Of course, we can add a phase distribution to the vector beams as shown in Eq. (5). Here we take tx=cosθ, ty=sinθexp(iΔβ), andϕx=ϕy=5θ. In this condition, a radially polarized vector beam with a helical phase wavefront can be generated. When we put a polarization analyzer in front of the CCD sensor, the intensity distribution shown in Fig. 4(e)
Fig. 4 Intensity distributions of the radially polarized vector beams with a helical phase profile and their interference patterns after superimposing a plane wave.
is similar to the results of radially polarized beams shown in Fig. 3(b). The central dark spot originates from the singularity in both polarization and phase. The size of central dark spot shown in Fig. 3(b) is less than that in Fig. 4(e). This may be caused by the helical phase existed in the latter situation. For figuring out the phase structure of the vector beams, we can superimpose the vector beams with a plane wave. The fork in the interference patterns shown in Figs. 4(b) and 4(f) indicate the topological charge of the helical phase. We can also separate the polarization singularity and the phase singularity of the vector beams by controlling the phase parameter and polarization parameter of the vector beams. Figures 4(c), 4(d), 4(g), and 4(h) show the intensity distributions and the interference patterns of vector beams with separated polarization singularity and phase singularity.

The C-LCSLM system also can be used to produce vector beams with inhomogeneous amplitude distributions. For example, if we substitute tx=J0(r)cosθ, ty=J0(r)sinθexp(iΔβ), and ϕx=ϕy=0 into Eqs. (6) and (7), a so-called vector Bessel beam can be generated. This vector beam has the cylindrically symmetric zero-order Bessel intensity distribution with a polarization singularity in the center. Figures 5(a)
Fig. 5 Intensity distributions of the vector Bessel beams. (a-d) show the intensity distributions of the vector Bessel beams with different analyzer orientations. (e-h) show the recorded results after further diffracting a distance of about 100mm. (i-l) show the intensity profiles along the analyzer orientations on the two record planes, the solid lines and dashed lines corresponding to the cases before and after diffracting the distance of 100mm.
5(d) show the intensity distributions of the vector Bessel beams with different analyzer orientations. After further diffracting a distance of about 100mm, the corresponding intensity distributions are shown in Figs. 5(e)5(h). Figures 5(i)5(l) show the intensity profiles along the analyzer orientations on the two record planes. The blue solid lines and red dashed lines correspond to the two cases. It can be seen from Fig. 5 that the vector Bessel beam is also a non-diffraction beam.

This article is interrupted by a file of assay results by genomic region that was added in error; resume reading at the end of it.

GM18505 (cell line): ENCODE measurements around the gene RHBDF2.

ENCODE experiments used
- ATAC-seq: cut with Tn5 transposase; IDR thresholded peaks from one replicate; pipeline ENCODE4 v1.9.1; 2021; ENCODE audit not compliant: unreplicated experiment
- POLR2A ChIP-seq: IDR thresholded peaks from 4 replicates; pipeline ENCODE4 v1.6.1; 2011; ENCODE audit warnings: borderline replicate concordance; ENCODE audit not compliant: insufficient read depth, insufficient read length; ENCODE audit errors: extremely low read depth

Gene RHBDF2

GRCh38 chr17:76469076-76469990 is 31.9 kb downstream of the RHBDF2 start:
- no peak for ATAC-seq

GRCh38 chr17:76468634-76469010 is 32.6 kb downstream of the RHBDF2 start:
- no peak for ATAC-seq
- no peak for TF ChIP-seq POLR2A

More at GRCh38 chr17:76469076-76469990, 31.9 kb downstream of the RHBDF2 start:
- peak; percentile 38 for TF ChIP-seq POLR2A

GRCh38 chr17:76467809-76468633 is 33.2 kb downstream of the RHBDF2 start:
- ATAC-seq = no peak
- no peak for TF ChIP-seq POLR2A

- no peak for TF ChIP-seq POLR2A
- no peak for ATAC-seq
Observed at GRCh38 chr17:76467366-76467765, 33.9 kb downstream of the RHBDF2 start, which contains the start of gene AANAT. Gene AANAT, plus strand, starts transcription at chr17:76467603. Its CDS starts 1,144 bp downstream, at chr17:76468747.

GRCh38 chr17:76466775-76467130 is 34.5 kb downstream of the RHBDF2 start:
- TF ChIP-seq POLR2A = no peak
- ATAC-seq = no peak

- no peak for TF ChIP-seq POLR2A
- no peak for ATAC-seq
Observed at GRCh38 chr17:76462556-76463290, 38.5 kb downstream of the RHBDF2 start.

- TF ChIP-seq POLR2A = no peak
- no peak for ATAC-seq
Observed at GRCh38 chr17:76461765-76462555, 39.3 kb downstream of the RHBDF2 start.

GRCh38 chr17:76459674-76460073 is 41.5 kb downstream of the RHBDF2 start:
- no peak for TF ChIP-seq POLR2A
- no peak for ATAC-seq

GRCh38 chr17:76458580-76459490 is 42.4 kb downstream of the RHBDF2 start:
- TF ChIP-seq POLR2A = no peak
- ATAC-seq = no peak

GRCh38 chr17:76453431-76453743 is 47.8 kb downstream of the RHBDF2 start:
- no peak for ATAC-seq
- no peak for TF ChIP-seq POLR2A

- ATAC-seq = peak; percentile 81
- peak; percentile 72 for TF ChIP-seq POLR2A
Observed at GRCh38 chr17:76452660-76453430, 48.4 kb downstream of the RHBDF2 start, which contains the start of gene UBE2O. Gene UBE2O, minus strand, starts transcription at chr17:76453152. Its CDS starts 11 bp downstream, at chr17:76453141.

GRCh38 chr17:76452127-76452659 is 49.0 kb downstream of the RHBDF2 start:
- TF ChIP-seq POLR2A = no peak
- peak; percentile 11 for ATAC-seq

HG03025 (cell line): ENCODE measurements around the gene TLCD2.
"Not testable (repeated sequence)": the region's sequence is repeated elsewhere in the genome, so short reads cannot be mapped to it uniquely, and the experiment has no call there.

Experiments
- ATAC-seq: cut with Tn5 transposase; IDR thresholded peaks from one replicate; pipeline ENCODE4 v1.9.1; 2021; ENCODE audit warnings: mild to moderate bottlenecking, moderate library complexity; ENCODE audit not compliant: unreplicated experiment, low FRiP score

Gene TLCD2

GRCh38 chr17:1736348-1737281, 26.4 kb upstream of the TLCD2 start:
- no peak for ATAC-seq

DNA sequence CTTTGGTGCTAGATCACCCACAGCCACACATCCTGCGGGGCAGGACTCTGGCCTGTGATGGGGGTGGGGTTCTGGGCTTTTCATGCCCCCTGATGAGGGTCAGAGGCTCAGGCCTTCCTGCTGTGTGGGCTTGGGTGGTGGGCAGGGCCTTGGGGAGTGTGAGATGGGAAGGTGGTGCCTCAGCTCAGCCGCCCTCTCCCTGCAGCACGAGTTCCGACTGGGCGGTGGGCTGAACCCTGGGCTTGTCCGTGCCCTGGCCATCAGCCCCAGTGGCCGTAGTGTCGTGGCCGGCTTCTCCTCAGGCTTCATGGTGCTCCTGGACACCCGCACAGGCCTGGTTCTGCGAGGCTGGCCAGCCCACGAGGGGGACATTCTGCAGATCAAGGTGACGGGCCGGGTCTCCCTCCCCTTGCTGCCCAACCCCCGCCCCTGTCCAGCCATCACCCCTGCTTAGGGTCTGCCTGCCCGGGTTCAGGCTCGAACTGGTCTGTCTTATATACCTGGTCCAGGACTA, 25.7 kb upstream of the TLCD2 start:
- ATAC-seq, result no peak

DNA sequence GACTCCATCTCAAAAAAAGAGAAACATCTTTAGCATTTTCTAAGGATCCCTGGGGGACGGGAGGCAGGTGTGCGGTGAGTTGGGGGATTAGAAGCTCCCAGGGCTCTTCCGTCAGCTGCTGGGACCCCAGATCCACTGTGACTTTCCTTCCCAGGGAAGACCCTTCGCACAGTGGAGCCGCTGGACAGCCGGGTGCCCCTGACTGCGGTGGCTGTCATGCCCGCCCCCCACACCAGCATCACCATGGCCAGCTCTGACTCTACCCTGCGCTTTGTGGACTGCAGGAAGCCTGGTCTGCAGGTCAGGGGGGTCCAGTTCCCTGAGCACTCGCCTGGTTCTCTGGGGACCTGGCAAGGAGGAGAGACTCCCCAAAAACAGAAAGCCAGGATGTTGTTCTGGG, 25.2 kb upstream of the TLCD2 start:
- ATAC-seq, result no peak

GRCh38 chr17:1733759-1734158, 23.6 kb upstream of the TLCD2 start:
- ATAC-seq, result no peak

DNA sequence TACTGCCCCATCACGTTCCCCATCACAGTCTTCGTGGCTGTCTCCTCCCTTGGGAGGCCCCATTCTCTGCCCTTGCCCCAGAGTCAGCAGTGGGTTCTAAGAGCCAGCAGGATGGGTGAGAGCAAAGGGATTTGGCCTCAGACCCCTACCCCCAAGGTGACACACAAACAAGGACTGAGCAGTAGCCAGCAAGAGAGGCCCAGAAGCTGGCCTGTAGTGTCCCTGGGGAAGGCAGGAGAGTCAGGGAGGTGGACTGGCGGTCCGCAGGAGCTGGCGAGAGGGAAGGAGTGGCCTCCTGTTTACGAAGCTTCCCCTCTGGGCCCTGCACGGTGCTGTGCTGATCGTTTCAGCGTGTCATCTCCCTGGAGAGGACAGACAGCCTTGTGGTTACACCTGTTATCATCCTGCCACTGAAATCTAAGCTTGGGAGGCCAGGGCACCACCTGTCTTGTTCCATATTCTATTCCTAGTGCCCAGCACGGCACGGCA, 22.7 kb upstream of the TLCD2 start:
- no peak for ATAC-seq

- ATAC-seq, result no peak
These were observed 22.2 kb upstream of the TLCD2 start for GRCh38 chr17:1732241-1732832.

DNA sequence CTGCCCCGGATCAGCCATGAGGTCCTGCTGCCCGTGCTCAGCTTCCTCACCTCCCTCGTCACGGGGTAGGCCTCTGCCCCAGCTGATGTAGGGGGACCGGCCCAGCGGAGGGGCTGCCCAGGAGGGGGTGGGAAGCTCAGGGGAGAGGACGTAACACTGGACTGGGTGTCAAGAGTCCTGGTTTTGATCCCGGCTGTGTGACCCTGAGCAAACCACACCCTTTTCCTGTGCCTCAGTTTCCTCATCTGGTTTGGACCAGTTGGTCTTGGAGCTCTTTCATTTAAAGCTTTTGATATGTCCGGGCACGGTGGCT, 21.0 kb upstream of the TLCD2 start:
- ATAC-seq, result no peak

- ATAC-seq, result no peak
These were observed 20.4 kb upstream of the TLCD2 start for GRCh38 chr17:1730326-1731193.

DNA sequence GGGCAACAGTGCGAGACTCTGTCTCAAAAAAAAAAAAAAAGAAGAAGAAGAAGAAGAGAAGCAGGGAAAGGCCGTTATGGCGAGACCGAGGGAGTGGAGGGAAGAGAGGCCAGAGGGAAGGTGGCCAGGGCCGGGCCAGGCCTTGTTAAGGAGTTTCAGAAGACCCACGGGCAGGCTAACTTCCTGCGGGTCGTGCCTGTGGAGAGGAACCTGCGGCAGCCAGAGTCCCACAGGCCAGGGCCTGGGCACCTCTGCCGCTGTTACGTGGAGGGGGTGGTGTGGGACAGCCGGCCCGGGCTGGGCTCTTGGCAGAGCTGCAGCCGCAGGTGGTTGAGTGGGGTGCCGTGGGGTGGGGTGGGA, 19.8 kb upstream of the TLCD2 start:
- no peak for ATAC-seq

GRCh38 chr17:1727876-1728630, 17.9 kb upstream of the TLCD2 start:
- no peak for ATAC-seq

4. Conclusion

In summary, we present a flexible configuration to generate vector beams with arbitrary polarization and complex amplitude by a C-LCSLM system composed by two TN-LCSLMs and a telecentric imaging assembly. In this configuration, an encoded DPCGH is displayed on the first TN-LCSLM of SLM-1 and a BWP is displayed on another one of SLM-2. The theoretical analysis and experimental demonstration have proved that the C-LCSLM system in combination with the DPCGH and the BWP can generate the vector beams with arbitrary polarization and complex amplitude by respectively controlling the complex amplitudes of two orthogonal polarization components of the beams. As examples, we successfully generate radially polarized vector beams with helical phase distributions and vector Bessel beams with inhomogeneous amplitude distributions. We hope this method could provide us a convenient way to study the properties of other complex vector beams in experiments.

Acknowledgments

This work is supported by the NSFC (Grant No. 11074152 and No. 10934003) and the Research Foundation for the Doctoral Program of Higher Education (Grant No. 20113704110002), as well as a Project of Shandong Province Higher Educational Science and Technology Program (Grant No. J11LA52).

References and links

1.

Q. Zhan, “Cylindrical vector beams: from mathematical concepts to applications,” Adv. Opt. Photonics 1(1), 1–57 (2009). [CrossRef]

2.

F. Xu, J. E. Ford, and Y. Fainman, “Polarization-selective computer-generated holograms: design, fabrication, and applications,” Appl. Opt. 34(2), 256–266 (1995). [CrossRef] [PubMed]

3.

H. W. Ren, Y. H. Lin, and S. T. Wu, “Linear to axial or radial polarization conversion using a liquid crystal gel,” Appl. Phys. Lett. 89(5), 051114 (2006). [CrossRef]

4.

A. Desyatnikov, T. A. Fadeyeva, V. G. Shvedov, Y. V. Izdebskaya, A. V. Volyar, E. Brasselet, D. N. Neshev, W. Krolikowski, and Y. S. Kivshar, “Spatially engineered polarization states and optical vortices in uniaxial crystals,” Opt. Express 18(10), 10848–10863 (2010). [CrossRef] [PubMed]

5.

Z. Bomzon, V. Kleiner, and E. Hasman, “Computer-generated space-variant polarization elements with subwavelength metal stripes,” Opt. Lett. 26(1), 33–35 (2001). [CrossRef] [PubMed]

6.

W. B. Chen, W. Han, D. C. Abeysinghe, R. L. Nelson, and Q. Zhan, “Generating cylindrical vector beams with subwavelength concentric metallic gratings fabricated on optical fibers,” J. Opt. 13(1), 015003 (2011). [CrossRef]

7.